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To analyze the practice patterns of recently fellowship-trained reconstructive urologists to help guide fellowship program curriculum development and to evaluate the impact that formal reconstructive urology training has on academic urology programs.
We evaluated the case logs of 7 recently fellowship-trained reconstructive urologists affiliated with US academic institutions from August 2009 to August 2011 (median years in practice = 2, range 1-6 years). We categorized cases into endoscopic, oncological, female, general (nononcological), and reconstructive. Our primary outcome was the volume of reconstructive procedures as a percentage of all procedures. Our secondary outcome was the correlation between years in practice and reconstructive volume and case complexity.
A total of 3561 cases were analyzed, representing 12 surgeon-years. Endoscopic surgery was most common (42.7%), followed by reconstructive (36.1%), general urologic (10.5%), and oncological (3.7%). The most common type of reconstructive procedure performed was anterior urethroplasty (mean 42.8 per year) followed by bladder reconstruction (mean 17.7 per year). The percentage of yearly cases considered reconstructive was positively associated with total years in practice (r = .688, P = .013) as was the complexity of artificial urinary sphincter cases (r = .857, P = .0004), but not urethral reconstructive complexity (r = .40, P = .197).
The demand for services delivered by fellowship-trained reconstructive urologists is high, as evidence by the large percentage of reconstructive procedures in this cohort even early in practice. With additional years in practice comes further specialization.
The past decade has seen significant changes in the training for all surgical residents.1 Residents are working fewer hours and spending less time in the operating rooms. Of the hours spent operating, a greater percentage of them are being focused on learning robotic and laparoscopic skills than ever before, especially in urology, as these are the skills often coveted by the private practice jobs being pursued by nearly 90% of graduates.2,3 This means that by default, less time will be spent during training performing complex open procedures. It is perhaps not surprising, that the decade has also seen an increase in fellowship training of all surgical subspecialties. Proposed reasons for this trend are many,4 but it has been postulated that with less operating room exposure, graduating residents are more commonly feeling they need more training before starting their careers.5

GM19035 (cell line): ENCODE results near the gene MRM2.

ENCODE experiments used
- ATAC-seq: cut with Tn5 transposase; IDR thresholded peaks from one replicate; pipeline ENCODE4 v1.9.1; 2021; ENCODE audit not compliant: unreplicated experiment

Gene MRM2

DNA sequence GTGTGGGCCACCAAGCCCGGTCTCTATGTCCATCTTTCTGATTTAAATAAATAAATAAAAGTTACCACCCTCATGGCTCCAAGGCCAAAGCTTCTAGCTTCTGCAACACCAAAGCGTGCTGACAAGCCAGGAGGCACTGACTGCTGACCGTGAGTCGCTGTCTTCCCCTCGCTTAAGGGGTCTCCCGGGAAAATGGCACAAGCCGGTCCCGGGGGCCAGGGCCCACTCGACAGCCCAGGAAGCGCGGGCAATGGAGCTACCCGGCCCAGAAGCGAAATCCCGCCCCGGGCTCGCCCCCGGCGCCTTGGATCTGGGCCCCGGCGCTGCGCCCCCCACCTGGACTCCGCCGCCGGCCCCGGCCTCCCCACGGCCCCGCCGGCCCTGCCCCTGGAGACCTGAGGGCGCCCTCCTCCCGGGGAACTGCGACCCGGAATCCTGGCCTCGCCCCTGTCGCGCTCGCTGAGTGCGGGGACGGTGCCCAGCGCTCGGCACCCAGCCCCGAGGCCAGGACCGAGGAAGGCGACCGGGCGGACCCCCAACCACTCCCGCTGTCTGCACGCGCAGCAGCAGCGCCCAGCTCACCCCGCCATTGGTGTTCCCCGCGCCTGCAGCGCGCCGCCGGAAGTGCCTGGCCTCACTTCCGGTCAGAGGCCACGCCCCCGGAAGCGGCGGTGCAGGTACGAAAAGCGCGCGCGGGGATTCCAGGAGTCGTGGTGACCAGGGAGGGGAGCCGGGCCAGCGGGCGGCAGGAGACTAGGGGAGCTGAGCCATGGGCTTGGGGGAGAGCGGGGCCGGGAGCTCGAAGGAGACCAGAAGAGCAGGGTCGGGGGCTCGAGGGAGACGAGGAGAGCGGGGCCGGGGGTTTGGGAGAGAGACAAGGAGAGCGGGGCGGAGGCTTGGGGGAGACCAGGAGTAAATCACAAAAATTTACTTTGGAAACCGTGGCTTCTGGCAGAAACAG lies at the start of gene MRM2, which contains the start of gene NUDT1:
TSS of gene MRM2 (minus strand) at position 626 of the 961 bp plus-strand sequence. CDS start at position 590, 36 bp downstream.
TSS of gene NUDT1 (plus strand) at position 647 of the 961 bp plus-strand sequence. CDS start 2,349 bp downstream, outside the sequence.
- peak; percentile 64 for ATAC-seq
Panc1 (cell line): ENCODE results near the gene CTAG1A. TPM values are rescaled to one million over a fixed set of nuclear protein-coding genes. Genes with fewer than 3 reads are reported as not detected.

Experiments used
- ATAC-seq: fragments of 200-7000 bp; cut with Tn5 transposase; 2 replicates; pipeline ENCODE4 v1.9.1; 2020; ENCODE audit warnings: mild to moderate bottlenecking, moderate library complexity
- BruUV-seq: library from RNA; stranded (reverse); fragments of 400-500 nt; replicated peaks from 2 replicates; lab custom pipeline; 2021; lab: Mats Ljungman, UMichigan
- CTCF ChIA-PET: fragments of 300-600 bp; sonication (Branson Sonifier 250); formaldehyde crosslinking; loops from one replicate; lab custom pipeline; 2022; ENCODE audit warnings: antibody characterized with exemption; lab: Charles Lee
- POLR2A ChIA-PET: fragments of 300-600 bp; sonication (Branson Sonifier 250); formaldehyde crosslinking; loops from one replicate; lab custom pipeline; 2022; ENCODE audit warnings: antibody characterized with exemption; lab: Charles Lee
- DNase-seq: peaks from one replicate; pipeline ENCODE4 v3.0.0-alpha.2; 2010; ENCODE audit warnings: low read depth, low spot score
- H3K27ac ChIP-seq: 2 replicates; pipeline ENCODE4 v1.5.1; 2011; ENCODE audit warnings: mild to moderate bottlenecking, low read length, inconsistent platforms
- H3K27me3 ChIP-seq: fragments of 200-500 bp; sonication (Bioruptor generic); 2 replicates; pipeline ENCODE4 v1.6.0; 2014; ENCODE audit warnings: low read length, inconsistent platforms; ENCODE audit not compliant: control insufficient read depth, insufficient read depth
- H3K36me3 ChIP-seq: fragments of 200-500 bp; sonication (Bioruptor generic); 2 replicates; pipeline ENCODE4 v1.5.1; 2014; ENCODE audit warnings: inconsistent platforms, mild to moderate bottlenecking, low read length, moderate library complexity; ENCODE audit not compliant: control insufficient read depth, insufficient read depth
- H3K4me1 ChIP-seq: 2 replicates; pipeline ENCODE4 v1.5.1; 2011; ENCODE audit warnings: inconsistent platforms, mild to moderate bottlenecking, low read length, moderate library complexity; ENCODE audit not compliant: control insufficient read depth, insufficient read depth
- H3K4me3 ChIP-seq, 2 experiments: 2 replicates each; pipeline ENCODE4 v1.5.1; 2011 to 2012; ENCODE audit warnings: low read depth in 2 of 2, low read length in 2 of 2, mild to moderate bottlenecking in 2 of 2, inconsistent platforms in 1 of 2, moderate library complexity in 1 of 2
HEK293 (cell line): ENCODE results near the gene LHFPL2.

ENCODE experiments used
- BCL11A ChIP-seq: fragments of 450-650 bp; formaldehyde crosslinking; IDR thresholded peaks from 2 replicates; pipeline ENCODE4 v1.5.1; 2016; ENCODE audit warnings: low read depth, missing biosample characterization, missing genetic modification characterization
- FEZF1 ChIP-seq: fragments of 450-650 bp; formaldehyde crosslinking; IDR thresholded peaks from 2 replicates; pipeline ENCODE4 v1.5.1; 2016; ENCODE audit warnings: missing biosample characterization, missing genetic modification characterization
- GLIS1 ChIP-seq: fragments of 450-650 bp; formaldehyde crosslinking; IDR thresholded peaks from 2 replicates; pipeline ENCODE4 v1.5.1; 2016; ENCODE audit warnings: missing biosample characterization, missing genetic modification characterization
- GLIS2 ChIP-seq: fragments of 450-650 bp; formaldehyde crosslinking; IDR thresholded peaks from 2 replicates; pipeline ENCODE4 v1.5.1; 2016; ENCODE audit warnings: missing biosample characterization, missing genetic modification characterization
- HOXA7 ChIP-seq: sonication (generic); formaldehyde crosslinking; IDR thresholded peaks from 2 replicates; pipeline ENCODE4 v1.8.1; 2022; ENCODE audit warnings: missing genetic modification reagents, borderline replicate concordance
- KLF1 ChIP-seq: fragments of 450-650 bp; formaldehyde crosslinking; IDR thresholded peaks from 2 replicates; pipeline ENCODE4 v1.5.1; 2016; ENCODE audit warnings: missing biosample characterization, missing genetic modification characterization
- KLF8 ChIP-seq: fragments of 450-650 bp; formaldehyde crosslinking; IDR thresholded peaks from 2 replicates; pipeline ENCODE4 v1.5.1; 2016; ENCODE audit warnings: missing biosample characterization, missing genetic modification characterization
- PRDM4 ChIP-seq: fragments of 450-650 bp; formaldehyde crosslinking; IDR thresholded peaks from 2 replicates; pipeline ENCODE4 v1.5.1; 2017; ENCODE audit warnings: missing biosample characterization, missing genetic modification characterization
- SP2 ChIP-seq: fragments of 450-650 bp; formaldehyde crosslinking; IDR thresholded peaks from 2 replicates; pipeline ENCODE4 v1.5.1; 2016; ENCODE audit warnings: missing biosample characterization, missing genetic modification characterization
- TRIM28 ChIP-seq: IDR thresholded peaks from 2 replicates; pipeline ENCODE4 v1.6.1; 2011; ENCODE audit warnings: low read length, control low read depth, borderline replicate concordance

Until recently, few residents pursued formal postgraduate training in adult reconstructive urology, a specialty that performs many complex open procedures, but there are now 15 single-year positions available for postresidency training,6 prompting the Genitourinary Reconstructive Society to begin a formal matching process for reconstructive fellows beginning in the year 2013. As this fellowship becomes more formalized and learning objectives are outlined, it is important to better understand the scope of practice required of potential fellows upon fellowship graduation.
The purpose of this study was to examine the early practice patterns of recently trained reconstructive fellows. We hypothesized that the practice patterns will vary widely depending on the respective fellows’ home institution, but that reconstructive procedures will make up a large percentage of their practice. Additionally, we hypothesized that with increased years in practice, the number and complexity of reconstructive cases will increase.
We evaluated the case logs of 7 recently fellowship-trained reconstructive urologists affiliated with US academic tertiary care institutions from August 2009 to August 2011 (median years in practice = 2, range 1-6 years). All authors entered fellowship directly out of residency training; 2 authors (Bradley A. Erickson and Christopher D. McClung) contributed only 1 year of data) in conjunction with an institutional review board approved, multi-institutional, prospective project. Fellowships represented by study participants included the University of California, San Francisco (n = 4) and University of Washington (n = 3), which are both single fellow, 1-year fellowships that emphasize, but are not limited to, the clinical and operative management of male urethral stricture disease, male incontinence, prosthetics, urinary diversion, and urologic trauma.
Cases were categorized into endoscopic (all urologic procedures performed using endoscopy, including visual internal urethrotomy), oncological (open/laparoscopic cancer procedures), female (all female procedures not involving reconstruction of the ureter or bladder), general (nononcological open procedures), and reconstructive (open or laparoscopic). Reconstructive cases included male urethral reconstruction, male incontinence (sling and sphincter procedures), bladder reconstruction (cystectomy for benign indications, urinary diversion, and bladder augmentation), urinary fistulas (ie, rectourethral, vesicovaginal), ureteral reconstruction, and external genitalia reconstruction. Surgical management of acute trauma cases were also analyzed, but categorized separately.